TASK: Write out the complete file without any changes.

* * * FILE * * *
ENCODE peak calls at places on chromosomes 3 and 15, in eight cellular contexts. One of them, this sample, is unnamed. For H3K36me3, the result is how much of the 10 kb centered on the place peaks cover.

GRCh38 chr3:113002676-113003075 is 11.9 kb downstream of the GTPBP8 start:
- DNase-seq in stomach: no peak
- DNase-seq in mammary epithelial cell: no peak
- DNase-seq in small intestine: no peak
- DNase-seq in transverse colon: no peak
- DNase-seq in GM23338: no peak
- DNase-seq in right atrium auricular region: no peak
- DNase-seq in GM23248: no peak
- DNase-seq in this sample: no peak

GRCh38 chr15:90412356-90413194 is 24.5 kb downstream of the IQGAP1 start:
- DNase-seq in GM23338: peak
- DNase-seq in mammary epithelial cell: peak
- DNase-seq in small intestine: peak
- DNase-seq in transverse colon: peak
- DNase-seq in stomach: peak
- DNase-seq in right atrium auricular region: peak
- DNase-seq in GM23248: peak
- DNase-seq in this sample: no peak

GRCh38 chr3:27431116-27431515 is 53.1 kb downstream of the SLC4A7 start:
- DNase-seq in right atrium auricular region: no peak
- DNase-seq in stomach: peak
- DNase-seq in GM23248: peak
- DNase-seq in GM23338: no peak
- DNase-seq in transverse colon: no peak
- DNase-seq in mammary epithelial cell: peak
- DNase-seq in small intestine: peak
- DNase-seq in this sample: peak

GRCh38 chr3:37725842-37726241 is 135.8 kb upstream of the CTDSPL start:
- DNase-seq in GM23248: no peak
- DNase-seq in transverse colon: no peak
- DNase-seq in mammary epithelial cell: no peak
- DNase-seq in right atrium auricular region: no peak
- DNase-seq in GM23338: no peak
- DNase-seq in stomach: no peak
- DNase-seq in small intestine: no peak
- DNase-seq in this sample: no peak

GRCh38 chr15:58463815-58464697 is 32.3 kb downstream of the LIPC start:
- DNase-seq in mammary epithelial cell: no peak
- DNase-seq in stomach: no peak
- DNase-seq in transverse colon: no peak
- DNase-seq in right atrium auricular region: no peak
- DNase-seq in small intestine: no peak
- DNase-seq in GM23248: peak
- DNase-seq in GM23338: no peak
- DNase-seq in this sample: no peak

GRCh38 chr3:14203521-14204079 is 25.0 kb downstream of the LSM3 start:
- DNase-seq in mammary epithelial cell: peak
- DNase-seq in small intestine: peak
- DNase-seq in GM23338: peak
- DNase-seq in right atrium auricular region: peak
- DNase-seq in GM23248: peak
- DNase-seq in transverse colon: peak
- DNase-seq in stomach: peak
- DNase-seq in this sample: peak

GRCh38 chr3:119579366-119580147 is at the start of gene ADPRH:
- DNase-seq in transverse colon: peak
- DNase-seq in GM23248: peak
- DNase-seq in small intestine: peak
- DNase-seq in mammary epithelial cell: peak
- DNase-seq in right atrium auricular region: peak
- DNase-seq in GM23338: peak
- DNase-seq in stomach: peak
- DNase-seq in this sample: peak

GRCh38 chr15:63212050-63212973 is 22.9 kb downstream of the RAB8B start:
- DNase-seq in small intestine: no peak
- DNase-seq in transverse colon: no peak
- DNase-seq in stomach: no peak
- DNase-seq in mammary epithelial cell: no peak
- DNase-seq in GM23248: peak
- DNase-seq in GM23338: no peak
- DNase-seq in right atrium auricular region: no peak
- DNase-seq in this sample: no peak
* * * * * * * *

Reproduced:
ENCODE peak calls at places on chromosomes 3 and 15, in eight cellular contexts. One of them, this sample, is unnamed. For H3K36me3, the result is how much of the 10 kb centered on the place peaks cover.

GRCh38 chr3:113002676-113003075 is 11.9 kb downstream of the GTPBP8 start:
- DNase-seq in stomach: no peak
- DNase-seq in mammary epithelial cell: no peak
- DNase-seq in small intestine: no peak
- DNase-seq in transverse colon: no peak
- DNase-seq in GM23338: no peak
- DNase-seq in right atrium auricular region: no peak
- DNase-seq in GM23248: no peak
- DNase-seq in this sample: no peak

GRCh38 chr15:90412356-90413194 is 24.5 kb downstream of the IQGAP1 start:
- DNase-seq in GM23338: peak
- DNase-seq in mammary epithelial cell: peak
- DNase-seq in small intestine: peak
- DNase-seq in transverse colon: peak
- DNase-seq in stomach: peak
- DNase-seq in right atrium auricular region: peak
- DNase-seq in GM23248: peak
- DNase-seq in this sample: no peak

GRCh38 chr3:27431116-27431515 is 53.1 kb downstream of the SLC4A7 start:
- DNase-seq in right atrium auricular region: no peak
- DNase-seq in stomach: peak
- DNase-seq in GM23248: peak
- DNase-seq in GM23338: no peak
- DNase-seq in transverse colon: no peak
- DNase-seq in mammary epithelial cell: peak
- DNase-seq in small intestine: peak
- DNase-seq in this sample: peak

GRCh38 chr3:37725842-37726241 is 135.8 kb upstream of the CTDSPL start:
- DNase-seq in GM23248: no peak
- DNase-seq in transverse colon: no peak
- DNase-seq in mammary epithelial cell: no peak
- DNase-seq in right atrium auricular region: no peak
- DNase-seq in GM23338: no peak
- DNase-seq in stomach: no peak
- DNase-seq in small intestine: no peak
- DNase-seq in this sample: no peak

GRCh38 chr15:58463815-58464697 is 32.3 kb downstream of the LIPC start:
- DNase-seq in mammary epithelial cell: no peak
- DNase-seq in stomach: no peak
- DNase-seq in transverse colon: no peak
- DNase-seq in right atrium auricular region: no peak
- DNase-seq in small intestine: no peak
- DNase-seq in GM23248: peak
- DNase-seq in GM23338: no peak
- DNase-seq in this sample: no peak

GRCh38 chr3:14203521-14204079 is 25.0 kb downstream of the LSM3 start:
- DNase-seq in mammary epithelial cell: peak
- DNase-seq in small intestine: peak
- DNase-seq in GM23338: peak
- DNase-seq in right atrium auricular region: peak
- DNase-seq in GM23248: peak
- DNase-seq in transverse colon: peak
- DNase-seq in stomach: peak
- DNase-seq in this sample: peak

GRCh38 chr3:119579366-119580147 is at the start of gene ADPRH:
- DNase-seq in transverse colon: peak
- DNase-seq in GM23248: peak
- DNase-seq in small intestine: peak
- DNase-seq in mammary epithelial cell: peak
- DNase-seq in right atrium auricular region: peak
- DNase-seq in GM23338: peak
- DNase-seq in stomach: peak
- DNase-seq in this sample: peak

GRCh38 chr15:63212050-63212973 is 22.9 kb downstream of the RAB8B start:
- DNase-seq in small intestine: no peak
- DNase-seq in transverse colon: no peak
- DNase-seq in stomach: no peak
- DNase-seq in mammary epithelial cell: no peak
- DNase-seq in GM23248: peak
- DNase-seq in GM23338: no peak
- DNase-seq in right atrium auricular region: no peak
- DNase-seq in this sample: no peak